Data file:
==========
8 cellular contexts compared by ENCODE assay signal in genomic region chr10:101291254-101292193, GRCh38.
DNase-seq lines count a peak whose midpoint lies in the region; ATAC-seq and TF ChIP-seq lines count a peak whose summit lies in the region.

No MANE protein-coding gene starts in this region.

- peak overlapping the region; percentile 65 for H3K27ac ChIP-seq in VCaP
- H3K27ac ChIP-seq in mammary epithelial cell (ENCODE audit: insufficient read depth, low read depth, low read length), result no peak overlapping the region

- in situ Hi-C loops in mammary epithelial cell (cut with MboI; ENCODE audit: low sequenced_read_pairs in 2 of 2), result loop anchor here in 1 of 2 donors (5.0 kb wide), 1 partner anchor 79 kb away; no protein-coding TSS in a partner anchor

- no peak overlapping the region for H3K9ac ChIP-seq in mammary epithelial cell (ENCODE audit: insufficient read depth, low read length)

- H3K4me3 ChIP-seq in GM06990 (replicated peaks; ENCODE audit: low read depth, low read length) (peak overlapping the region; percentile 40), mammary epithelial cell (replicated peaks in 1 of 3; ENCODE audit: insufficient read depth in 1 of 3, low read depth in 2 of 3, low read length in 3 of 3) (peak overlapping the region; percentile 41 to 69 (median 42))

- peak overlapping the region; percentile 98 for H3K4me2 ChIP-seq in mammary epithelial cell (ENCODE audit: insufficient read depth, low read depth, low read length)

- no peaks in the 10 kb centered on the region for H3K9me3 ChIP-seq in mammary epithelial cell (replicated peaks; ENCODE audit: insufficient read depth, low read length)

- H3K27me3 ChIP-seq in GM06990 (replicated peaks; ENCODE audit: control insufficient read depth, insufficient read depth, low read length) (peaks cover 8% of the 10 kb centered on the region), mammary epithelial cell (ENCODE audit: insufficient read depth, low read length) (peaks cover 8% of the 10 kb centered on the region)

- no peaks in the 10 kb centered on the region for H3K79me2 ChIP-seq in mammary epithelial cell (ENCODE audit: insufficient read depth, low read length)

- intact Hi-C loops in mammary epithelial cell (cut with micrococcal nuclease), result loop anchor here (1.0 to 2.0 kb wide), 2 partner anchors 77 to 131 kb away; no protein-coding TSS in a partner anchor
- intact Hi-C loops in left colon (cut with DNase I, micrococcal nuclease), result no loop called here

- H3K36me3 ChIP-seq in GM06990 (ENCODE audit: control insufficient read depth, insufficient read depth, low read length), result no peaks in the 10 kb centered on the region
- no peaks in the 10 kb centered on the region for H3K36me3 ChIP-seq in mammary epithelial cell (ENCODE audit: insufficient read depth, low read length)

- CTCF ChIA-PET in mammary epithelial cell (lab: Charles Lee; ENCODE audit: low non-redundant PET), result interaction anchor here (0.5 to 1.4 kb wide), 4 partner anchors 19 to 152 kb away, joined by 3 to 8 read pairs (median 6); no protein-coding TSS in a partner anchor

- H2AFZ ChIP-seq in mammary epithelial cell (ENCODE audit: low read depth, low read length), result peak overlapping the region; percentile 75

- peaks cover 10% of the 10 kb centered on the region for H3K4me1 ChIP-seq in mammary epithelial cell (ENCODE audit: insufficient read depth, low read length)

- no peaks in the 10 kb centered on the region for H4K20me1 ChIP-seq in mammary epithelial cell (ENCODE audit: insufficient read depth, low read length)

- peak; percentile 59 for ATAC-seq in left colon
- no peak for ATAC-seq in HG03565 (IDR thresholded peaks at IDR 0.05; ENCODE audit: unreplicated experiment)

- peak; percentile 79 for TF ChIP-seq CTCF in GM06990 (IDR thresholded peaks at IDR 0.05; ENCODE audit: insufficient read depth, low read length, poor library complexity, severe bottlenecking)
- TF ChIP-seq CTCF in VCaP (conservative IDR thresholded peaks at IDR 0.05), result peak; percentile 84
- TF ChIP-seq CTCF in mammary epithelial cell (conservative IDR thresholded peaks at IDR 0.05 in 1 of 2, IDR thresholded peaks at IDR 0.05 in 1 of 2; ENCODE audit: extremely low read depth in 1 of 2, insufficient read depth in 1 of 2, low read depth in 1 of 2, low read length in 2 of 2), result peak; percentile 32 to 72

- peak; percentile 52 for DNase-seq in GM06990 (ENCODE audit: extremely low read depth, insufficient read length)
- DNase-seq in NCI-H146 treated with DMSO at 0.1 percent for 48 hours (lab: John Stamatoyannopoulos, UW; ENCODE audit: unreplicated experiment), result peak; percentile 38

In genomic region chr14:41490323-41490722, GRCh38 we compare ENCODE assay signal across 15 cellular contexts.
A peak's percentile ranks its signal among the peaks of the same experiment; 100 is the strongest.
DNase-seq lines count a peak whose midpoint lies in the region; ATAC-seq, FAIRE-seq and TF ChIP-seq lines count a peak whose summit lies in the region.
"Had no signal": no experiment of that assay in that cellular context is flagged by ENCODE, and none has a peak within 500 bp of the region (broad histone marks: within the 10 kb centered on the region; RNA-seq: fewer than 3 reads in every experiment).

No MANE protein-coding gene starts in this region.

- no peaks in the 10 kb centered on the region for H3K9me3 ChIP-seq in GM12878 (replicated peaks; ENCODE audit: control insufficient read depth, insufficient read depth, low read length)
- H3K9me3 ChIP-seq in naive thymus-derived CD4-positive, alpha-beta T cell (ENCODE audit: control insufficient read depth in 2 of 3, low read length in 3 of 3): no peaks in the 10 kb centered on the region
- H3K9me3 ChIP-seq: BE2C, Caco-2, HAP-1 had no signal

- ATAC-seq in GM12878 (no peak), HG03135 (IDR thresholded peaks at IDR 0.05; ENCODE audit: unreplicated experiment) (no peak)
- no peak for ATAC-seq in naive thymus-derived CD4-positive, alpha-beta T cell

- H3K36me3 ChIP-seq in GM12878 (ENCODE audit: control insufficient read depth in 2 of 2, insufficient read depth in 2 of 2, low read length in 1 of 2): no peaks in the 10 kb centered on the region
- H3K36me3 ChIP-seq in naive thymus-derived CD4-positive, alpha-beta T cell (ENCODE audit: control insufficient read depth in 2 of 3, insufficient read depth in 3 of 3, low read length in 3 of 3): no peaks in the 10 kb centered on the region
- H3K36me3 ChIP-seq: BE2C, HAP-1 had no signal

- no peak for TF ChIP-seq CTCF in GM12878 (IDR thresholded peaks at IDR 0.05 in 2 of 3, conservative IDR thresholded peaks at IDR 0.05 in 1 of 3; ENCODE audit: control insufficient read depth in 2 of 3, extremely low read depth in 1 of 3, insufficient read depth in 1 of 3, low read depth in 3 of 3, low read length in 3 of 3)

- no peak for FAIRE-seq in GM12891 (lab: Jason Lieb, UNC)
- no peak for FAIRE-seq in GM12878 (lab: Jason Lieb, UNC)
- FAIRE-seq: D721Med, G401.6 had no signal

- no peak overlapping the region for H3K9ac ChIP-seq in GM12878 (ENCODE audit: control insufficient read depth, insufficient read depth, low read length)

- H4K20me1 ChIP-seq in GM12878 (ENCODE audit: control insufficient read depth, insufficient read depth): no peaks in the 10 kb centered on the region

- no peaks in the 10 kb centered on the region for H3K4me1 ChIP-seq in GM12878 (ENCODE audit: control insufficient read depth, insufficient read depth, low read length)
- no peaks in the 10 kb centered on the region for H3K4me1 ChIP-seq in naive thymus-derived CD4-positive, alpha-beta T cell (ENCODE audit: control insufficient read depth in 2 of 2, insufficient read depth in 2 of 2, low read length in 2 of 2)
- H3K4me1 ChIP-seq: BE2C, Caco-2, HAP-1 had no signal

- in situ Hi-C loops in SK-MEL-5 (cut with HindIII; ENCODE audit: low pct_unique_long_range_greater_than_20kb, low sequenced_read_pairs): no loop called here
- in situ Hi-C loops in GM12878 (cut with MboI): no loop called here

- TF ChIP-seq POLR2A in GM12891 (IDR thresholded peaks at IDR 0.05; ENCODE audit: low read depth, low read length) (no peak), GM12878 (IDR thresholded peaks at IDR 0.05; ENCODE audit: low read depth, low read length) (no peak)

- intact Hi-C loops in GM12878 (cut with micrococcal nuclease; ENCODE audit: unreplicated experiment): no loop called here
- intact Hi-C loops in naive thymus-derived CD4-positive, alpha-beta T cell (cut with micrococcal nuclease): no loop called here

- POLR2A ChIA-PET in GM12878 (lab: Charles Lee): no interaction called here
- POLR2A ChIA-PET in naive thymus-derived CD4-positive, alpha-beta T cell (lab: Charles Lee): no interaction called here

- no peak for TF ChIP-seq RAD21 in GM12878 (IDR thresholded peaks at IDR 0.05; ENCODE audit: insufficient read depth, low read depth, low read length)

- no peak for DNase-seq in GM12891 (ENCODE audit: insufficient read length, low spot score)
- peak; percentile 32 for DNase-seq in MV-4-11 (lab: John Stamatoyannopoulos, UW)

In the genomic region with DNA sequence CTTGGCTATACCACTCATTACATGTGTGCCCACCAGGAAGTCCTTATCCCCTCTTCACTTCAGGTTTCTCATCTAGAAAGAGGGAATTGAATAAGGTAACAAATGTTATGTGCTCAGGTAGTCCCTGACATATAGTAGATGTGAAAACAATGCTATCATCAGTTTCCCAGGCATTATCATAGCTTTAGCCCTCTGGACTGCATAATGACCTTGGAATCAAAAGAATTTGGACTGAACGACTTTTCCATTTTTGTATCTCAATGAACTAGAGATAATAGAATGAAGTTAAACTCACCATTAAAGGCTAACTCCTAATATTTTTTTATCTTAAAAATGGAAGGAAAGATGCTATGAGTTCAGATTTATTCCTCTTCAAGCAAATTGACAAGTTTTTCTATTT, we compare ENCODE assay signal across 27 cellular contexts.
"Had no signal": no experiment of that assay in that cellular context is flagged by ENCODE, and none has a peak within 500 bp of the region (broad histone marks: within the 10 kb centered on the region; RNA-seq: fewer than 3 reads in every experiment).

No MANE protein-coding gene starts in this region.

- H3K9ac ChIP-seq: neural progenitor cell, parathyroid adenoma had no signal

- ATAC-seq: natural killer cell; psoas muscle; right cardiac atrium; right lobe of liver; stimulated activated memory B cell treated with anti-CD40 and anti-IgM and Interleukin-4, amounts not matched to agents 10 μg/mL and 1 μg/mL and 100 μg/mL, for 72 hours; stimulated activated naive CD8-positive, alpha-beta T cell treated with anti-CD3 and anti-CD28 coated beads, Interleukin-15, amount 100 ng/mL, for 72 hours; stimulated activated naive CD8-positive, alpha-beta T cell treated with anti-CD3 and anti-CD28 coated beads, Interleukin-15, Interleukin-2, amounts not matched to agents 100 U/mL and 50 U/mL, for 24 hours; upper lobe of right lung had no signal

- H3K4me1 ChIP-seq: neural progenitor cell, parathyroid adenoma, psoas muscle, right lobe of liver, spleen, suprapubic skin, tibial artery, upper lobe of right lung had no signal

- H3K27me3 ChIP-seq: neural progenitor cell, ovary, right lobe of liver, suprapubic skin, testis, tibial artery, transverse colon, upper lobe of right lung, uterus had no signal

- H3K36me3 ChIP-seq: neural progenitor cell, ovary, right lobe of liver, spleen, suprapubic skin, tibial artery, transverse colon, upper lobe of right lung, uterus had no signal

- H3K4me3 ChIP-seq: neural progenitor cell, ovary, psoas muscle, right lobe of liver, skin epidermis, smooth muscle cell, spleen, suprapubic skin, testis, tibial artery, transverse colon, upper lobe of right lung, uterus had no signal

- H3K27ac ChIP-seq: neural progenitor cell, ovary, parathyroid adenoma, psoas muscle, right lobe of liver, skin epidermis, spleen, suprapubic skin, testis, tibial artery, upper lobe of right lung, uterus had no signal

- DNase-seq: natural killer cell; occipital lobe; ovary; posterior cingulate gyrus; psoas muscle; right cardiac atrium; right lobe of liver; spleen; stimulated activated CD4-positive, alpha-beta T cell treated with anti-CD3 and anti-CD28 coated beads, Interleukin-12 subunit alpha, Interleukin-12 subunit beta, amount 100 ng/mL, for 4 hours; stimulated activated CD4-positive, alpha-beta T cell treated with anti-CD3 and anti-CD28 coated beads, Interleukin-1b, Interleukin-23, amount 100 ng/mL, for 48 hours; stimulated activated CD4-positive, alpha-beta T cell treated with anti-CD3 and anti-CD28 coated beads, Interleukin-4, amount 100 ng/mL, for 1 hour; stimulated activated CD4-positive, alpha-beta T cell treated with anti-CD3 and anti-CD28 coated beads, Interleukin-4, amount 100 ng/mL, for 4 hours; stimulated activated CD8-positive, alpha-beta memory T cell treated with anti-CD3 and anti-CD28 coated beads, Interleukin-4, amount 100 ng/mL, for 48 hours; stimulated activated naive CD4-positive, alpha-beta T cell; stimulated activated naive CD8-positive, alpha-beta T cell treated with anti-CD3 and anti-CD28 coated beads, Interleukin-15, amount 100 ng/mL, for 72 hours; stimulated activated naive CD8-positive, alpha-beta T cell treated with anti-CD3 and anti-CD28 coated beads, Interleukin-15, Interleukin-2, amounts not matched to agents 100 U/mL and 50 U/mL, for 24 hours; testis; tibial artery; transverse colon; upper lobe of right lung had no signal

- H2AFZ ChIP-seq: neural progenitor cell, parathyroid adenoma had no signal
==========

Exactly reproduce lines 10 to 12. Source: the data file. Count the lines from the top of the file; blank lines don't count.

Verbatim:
- no peaks in the 10 kb centered on the region for H3K9me3 ChIP-seq in mammary epithelial cell (replicated peaks; ENCODE audit: insufficient read depth, low read length)

- H3K27me3 ChIP-seq in GM06990 (replicated peaks; ENCODE audit: control insufficient read depth, insufficient read depth, low read length) (peaks cover 8% of the 10 kb centered on the region), mammary epithelial cell (ENCODE audit: insufficient read depth, low read length) (peaks cover 8% of the 10 kb centered on the region)

- no peaks in the 10 kb centered on the region for H3K79me2 ChIP-seq in mammary epithelial cell (ENCODE audit: insufficient read depth, low read length)